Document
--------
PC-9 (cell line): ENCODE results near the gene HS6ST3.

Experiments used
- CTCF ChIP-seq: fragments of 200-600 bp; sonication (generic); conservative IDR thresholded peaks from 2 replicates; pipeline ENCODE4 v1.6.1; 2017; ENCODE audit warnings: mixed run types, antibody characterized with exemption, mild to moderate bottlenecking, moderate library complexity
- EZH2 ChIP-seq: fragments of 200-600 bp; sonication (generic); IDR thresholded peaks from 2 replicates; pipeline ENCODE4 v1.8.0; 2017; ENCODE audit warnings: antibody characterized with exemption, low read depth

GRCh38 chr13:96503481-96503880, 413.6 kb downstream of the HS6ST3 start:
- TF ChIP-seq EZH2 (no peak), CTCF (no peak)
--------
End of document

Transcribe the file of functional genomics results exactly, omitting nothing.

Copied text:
PC-9 (cell line): ENCODE results near the gene HS6ST3.

Experiments used
- CTCF ChIP-seq: fragments of 200-600 bp; sonication (generic); conservative IDR thresholded peaks from 2 replicates; pipeline ENCODE4 v1.6.1; 2017; ENCODE audit warnings: mixed run types, antibody characterized with exemption, mild to moderate bottlenecking, moderate library complexity
- EZH2 ChIP-seq: fragments of 200-600 bp; sonication (generic); IDR thresholded peaks from 2 replicates; pipeline ENCODE4 v1.8.0; 2017; ENCODE audit warnings: antibody characterized with exemption, low read depth

GRCh38 chr13:96503481-96503880, 413.6 kb downstream of the HS6ST3 start:
- TF ChIP-seq EZH2 (no peak), CTCF (no peak)